Millennials, those Americans now between 16 and 36 years old, are often spoken of as if they’re ushering in a new era of enlightened interpersonal relations. For example, in 2013 Time predicted Millennials would “save us all” because they are “more accepting of differences…in everyone.” That same year, The Atlantic stated that Millennials hold the “historically unprecedented belief that there are no inherently male or female roles in society.” And in 2015 the Huffington Post wrote that Millennial men are “likely to see women as equals.”
If these characterizations are even close to accurate, we should expect the pervasive, damaging biases against women leaders to diminish substantially, if not end entirely, once Millennials assume positions of economic, academic, and political power. But before we start celebrating a coming age of gender parity, we need to ask whether there is any truth to these characterizations. Do Millennials really believe there are no inherently male or female roles in society? Do Millennial men really “see women as equals”? Unfortunately, the best information we have indicates the answer to both questions is no.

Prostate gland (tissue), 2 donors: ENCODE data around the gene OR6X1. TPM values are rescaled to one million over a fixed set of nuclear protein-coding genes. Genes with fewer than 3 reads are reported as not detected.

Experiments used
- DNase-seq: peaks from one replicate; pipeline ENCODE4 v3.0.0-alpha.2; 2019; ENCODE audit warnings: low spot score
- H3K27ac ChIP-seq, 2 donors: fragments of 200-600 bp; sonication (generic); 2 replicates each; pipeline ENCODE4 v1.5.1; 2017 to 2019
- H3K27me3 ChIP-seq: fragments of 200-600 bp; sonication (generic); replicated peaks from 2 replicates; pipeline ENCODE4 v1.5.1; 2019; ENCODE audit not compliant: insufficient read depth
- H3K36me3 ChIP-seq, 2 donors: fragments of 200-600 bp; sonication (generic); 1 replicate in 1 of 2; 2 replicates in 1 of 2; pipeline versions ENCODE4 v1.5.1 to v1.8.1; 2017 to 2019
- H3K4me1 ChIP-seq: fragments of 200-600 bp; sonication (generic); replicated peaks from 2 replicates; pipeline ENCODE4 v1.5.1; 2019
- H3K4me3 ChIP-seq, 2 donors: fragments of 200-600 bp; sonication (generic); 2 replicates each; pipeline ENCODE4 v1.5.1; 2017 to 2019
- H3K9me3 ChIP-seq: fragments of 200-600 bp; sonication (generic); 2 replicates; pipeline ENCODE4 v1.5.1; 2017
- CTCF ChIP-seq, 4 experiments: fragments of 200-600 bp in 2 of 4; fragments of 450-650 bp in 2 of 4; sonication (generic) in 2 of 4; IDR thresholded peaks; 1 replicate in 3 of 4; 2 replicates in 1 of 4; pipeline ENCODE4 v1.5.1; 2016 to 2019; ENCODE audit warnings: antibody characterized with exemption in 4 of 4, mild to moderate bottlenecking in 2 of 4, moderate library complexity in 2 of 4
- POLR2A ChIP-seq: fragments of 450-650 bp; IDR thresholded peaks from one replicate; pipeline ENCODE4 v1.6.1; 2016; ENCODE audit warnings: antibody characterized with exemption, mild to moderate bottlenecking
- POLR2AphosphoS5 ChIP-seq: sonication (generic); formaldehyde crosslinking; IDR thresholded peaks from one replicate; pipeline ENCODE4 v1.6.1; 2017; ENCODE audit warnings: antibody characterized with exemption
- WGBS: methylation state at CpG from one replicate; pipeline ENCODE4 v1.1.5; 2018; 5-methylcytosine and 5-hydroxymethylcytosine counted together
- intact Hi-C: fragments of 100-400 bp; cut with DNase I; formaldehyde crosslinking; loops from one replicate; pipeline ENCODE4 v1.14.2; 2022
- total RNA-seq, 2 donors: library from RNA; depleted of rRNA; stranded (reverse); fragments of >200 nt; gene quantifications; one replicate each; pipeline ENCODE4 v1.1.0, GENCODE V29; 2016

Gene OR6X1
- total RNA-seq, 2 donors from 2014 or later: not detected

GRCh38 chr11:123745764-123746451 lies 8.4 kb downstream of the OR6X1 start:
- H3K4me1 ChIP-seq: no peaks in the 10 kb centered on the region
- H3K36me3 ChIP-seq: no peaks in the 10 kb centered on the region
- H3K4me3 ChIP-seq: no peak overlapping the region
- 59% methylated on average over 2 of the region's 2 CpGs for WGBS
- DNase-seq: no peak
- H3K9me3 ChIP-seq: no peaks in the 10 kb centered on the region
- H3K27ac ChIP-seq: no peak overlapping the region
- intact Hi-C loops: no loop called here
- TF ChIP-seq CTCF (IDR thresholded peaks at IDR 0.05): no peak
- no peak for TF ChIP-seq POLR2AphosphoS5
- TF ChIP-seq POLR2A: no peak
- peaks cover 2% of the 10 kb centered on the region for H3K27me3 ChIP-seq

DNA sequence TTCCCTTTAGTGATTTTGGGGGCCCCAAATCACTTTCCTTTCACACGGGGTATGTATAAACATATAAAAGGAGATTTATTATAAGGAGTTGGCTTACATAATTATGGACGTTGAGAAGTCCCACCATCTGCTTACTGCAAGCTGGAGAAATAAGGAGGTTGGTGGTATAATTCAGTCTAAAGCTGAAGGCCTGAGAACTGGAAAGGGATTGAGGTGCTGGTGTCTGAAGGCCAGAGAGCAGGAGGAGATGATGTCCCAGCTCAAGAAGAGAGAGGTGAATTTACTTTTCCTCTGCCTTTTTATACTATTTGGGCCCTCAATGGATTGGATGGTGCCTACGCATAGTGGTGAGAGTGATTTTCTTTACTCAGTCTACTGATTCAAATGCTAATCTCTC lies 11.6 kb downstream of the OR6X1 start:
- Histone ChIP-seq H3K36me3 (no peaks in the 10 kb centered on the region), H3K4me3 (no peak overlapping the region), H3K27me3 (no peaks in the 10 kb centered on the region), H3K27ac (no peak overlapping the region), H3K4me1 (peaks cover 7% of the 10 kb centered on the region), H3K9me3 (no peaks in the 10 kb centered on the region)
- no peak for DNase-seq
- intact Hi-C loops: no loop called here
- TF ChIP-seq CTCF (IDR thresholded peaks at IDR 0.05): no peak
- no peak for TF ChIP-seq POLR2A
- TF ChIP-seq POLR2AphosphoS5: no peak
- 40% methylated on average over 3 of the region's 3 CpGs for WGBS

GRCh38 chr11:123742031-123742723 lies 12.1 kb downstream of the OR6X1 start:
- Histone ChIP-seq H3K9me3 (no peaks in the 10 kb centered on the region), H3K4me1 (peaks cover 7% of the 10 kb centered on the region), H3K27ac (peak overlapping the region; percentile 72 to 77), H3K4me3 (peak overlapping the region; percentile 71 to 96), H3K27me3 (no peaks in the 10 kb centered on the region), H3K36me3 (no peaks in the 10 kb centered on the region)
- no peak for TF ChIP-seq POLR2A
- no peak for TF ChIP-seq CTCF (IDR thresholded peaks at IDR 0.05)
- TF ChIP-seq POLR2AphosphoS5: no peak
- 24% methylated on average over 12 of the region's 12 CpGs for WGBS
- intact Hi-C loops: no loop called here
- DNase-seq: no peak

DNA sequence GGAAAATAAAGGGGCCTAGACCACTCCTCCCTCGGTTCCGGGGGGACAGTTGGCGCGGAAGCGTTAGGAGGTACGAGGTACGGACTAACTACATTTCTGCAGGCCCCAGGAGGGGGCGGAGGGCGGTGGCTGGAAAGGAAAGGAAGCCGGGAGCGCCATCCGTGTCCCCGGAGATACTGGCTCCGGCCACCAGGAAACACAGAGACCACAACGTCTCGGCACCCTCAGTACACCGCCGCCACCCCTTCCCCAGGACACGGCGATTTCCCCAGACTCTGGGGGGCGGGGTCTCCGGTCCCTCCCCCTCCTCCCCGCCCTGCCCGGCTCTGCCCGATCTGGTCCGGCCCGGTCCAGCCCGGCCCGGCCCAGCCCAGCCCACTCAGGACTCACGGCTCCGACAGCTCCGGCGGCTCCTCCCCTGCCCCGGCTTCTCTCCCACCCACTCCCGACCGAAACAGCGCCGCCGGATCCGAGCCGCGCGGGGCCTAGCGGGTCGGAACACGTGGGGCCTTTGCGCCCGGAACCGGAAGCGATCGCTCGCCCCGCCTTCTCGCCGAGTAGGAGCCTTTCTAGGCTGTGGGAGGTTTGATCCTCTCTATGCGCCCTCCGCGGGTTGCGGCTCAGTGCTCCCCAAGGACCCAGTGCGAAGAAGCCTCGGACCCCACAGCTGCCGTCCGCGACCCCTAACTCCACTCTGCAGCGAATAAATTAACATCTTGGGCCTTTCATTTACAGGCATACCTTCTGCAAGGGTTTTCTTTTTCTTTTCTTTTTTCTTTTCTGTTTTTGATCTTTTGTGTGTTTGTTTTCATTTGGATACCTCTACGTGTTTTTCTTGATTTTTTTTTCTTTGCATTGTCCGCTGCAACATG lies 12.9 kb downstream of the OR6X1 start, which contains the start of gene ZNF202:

LATTA, S.C. (AP) — A small town police chief in staunchly conservative South Carolina is trying to make history by becoming the first female sheriff in the state. When the tape surfaced, residents voted in a special election to strip the mayor of his power and the Town Council rehired Moore. [...] Moore is running for sheriff in Dillon County, a former tobacco hub of 31,000, probably best known for its South of the Border rest stop — a Mexican-themed collection of restaurants and gas stations — on Interstate 95 near the North Carolina state line. Moore is running as a petition candidate, unaffiliated with any party, against a Democratic incumbent seeking a third term. Not being associated with any party may hurt her because the 15 percent to 25 percent of county voters who hit the button to vote a straight Democrat ticket will automatically select Sheriff Major Hulon. The county's unemployment rate remains a few percentage points above the state average and residents complain about the crime rate, although viable statistics are hard to find. Donors paid a good chunk of the $20,000 in legal bills she racked up getting her job back as Latta's police chief.